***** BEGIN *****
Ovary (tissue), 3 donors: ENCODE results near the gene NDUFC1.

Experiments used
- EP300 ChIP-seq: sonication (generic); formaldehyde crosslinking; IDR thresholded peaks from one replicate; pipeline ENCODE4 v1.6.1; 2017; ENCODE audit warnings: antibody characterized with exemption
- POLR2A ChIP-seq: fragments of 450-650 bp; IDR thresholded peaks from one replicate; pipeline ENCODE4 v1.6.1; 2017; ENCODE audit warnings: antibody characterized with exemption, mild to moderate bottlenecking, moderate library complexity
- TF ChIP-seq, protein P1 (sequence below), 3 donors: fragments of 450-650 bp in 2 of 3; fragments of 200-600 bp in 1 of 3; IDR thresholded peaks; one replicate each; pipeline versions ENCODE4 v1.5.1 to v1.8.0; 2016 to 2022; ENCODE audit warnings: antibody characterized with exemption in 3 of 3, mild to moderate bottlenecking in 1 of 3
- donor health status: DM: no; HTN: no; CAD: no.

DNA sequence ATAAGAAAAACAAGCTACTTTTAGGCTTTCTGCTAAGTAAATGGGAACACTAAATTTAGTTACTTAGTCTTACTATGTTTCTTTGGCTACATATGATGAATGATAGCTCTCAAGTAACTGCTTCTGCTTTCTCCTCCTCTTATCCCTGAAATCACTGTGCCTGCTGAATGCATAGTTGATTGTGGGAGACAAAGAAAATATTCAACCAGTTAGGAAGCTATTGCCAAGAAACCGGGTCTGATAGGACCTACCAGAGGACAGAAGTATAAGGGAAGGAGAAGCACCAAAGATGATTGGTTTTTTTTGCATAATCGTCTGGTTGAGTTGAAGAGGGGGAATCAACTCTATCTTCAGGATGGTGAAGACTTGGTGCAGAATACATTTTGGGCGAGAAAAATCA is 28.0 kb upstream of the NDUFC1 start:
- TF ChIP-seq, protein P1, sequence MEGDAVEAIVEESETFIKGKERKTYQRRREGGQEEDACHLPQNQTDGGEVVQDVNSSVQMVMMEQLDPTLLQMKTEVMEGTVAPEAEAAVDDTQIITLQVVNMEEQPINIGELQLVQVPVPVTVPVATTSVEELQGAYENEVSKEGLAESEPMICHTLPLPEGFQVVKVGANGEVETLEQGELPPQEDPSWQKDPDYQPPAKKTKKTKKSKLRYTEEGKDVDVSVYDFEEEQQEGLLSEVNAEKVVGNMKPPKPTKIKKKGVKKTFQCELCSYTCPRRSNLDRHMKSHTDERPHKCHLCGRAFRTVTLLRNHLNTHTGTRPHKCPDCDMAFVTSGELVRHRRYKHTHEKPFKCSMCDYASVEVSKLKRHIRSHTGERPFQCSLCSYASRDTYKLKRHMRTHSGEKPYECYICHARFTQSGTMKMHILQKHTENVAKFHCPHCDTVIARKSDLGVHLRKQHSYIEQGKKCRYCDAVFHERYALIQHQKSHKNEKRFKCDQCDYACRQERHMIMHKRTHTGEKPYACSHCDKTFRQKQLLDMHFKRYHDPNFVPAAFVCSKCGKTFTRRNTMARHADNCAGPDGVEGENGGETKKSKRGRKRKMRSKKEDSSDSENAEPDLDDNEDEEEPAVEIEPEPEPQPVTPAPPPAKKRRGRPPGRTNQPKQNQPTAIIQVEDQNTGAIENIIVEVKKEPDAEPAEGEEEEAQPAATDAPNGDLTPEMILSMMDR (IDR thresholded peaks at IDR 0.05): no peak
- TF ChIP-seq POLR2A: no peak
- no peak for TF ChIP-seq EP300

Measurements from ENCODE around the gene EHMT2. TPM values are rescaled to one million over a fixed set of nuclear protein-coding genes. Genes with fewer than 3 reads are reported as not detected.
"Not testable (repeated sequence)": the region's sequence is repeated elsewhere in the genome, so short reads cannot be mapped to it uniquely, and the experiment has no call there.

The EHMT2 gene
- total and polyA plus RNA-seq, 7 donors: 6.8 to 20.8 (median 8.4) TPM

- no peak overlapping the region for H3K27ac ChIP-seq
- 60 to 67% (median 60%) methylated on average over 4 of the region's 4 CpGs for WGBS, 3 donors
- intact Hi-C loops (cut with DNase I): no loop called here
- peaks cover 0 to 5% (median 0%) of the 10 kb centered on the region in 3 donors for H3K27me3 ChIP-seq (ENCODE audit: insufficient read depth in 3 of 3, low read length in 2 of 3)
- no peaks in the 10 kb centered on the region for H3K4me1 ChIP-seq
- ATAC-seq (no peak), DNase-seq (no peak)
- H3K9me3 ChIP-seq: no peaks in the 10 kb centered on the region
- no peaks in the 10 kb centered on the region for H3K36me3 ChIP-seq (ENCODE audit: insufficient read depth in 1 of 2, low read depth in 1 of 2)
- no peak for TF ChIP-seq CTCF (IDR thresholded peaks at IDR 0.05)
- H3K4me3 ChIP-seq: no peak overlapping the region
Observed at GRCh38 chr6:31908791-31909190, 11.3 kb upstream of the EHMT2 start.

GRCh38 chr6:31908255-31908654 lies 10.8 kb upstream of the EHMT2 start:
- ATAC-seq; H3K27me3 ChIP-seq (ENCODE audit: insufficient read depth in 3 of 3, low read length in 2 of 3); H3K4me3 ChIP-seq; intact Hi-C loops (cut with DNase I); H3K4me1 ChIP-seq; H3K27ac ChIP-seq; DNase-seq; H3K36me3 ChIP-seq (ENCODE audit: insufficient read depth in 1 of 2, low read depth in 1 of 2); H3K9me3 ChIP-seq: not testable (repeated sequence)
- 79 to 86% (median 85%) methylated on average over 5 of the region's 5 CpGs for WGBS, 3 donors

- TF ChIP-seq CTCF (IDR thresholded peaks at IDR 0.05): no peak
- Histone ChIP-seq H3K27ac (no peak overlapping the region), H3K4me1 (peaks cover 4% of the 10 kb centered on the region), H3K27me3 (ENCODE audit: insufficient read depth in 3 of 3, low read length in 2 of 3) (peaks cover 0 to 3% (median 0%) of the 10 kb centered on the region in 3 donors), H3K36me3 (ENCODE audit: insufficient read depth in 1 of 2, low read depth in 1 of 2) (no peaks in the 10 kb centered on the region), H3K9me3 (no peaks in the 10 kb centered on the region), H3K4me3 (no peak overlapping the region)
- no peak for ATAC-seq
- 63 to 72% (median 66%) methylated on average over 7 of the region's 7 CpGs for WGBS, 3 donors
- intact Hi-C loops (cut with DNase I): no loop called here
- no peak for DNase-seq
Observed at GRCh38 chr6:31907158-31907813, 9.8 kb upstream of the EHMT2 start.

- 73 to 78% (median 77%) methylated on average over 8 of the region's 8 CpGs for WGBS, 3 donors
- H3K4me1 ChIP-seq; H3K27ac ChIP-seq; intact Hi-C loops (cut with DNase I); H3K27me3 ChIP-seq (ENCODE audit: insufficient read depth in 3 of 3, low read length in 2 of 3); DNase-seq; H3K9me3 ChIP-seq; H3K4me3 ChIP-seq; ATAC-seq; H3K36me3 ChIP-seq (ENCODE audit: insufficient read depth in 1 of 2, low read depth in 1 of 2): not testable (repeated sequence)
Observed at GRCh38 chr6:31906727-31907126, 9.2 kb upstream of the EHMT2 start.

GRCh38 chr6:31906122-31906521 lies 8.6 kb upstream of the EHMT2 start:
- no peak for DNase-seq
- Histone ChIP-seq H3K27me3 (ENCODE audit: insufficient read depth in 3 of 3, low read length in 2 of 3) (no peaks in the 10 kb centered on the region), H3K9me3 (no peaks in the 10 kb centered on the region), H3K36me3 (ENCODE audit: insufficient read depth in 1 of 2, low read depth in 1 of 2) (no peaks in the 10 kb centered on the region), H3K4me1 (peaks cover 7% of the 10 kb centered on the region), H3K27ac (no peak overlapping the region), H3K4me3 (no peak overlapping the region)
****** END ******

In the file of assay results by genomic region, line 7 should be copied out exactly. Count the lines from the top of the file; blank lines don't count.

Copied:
DNA sequence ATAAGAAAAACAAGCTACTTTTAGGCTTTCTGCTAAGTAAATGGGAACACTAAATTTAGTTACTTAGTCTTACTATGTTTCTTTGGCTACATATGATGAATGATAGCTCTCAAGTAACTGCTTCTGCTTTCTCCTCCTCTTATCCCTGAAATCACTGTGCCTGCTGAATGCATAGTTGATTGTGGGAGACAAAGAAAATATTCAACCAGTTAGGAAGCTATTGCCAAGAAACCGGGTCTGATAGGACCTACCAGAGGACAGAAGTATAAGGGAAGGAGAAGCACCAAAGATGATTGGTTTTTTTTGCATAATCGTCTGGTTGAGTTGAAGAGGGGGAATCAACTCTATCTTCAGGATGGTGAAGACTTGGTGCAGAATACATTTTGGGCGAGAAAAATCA is 28.0 kb upstream of the NDUFC1 start: